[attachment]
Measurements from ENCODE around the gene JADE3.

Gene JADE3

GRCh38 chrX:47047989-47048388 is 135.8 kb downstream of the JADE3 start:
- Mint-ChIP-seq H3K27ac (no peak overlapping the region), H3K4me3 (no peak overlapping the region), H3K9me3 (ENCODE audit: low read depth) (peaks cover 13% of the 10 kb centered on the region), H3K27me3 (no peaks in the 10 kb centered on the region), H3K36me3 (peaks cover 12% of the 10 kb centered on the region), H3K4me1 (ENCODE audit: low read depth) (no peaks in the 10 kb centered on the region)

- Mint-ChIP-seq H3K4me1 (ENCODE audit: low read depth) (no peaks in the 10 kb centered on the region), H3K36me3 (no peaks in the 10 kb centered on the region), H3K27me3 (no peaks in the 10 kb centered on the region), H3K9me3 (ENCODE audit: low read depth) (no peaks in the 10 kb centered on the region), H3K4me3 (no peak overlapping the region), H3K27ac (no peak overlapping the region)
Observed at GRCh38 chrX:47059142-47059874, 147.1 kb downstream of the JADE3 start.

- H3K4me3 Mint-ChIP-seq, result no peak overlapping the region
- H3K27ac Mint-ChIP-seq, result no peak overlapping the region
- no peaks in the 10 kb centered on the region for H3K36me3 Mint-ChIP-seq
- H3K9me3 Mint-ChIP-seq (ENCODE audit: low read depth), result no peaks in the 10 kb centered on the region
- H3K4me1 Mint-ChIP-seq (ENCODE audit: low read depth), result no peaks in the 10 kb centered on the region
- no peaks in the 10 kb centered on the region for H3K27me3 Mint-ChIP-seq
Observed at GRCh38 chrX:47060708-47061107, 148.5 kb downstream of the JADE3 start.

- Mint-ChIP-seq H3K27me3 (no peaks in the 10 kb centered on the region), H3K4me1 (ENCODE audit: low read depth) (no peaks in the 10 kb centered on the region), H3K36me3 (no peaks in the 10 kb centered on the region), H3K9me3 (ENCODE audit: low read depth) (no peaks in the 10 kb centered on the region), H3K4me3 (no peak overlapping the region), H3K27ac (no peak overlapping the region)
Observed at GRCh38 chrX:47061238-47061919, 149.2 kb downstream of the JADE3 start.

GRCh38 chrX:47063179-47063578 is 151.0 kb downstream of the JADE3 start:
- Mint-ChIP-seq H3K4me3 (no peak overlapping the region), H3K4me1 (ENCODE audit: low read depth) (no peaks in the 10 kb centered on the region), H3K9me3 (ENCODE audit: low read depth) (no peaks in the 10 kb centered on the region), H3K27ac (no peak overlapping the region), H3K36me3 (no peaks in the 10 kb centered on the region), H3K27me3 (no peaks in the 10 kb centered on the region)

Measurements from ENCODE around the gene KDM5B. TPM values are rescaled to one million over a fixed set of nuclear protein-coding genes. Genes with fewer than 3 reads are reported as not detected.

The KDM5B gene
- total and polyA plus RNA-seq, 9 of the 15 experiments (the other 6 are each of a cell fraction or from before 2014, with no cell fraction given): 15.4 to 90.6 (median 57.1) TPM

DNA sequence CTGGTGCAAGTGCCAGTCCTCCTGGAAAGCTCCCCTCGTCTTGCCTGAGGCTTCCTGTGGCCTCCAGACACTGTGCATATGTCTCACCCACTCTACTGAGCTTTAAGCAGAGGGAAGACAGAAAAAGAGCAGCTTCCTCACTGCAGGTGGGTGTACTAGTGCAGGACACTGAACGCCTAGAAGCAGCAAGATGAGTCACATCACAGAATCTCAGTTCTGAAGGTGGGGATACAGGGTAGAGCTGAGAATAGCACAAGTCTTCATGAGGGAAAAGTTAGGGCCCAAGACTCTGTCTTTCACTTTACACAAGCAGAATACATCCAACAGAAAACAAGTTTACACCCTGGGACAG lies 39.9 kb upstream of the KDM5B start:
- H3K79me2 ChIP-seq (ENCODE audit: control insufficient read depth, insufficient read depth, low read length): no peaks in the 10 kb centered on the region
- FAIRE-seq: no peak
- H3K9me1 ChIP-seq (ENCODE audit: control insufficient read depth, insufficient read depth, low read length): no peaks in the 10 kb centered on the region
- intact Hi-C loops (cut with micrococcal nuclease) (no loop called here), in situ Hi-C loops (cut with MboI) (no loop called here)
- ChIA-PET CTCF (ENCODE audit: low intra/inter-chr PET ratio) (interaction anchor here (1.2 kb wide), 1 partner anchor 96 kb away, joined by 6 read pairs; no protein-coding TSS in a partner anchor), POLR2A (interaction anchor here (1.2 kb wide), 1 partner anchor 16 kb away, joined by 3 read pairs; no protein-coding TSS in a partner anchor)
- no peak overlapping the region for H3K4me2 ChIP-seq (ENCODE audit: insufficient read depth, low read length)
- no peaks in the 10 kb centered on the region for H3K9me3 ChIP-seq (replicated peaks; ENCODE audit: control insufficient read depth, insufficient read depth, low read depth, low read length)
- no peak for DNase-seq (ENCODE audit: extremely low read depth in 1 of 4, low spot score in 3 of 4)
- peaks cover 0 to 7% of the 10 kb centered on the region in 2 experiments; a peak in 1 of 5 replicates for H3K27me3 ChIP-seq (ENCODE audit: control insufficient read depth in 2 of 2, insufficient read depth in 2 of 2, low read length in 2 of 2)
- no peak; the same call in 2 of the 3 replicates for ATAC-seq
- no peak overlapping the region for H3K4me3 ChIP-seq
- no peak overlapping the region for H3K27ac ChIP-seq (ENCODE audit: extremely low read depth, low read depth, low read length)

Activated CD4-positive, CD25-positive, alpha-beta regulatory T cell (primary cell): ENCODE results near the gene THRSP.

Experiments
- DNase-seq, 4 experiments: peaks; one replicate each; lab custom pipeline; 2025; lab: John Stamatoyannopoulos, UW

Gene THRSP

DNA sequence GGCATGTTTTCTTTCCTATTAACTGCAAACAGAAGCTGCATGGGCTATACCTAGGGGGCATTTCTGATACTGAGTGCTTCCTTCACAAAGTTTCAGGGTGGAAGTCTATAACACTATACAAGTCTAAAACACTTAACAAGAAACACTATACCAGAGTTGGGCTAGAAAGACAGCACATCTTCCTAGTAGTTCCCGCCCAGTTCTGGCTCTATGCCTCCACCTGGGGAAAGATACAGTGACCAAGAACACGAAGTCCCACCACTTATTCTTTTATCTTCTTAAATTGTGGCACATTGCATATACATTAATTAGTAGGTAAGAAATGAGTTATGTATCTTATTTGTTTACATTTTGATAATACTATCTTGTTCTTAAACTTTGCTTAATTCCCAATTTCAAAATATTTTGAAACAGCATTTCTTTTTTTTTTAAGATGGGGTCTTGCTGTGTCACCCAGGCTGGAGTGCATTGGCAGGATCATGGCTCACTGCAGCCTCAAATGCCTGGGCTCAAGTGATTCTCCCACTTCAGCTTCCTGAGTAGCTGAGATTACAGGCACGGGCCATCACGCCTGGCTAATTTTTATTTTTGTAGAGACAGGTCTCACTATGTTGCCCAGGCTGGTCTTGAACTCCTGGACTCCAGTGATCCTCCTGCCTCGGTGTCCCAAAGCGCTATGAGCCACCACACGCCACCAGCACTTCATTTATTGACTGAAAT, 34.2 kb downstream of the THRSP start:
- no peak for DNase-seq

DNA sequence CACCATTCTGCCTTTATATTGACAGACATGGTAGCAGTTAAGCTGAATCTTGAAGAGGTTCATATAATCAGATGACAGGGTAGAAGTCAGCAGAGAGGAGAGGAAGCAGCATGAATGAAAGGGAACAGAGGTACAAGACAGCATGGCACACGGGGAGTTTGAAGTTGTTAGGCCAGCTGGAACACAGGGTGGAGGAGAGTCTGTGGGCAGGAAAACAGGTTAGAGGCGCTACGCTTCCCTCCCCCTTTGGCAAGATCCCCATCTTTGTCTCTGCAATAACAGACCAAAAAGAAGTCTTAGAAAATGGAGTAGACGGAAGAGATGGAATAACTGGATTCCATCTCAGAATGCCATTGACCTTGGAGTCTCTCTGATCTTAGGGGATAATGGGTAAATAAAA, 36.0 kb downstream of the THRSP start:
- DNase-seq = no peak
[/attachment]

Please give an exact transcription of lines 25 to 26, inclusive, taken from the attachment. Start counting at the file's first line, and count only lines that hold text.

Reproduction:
- intact Hi-C loops (cut with micrococcal nuclease) (no loop called here), in situ Hi-C loops (cut with MboI) (no loop called here)
- ChIA-PET CTCF (ENCODE audit: low intra/inter-chr PET ratio) (interaction anchor here (1.2 kb wide), 1 partner anchor 96 kb away, joined by 6 read pairs; no protein-coding TSS in a partner anchor), POLR2A (interaction anchor here (1.2 kb wide), 1 partner anchor 16 kb away, joined by 3 read pairs; no protein-coding TSS in a partner anchor)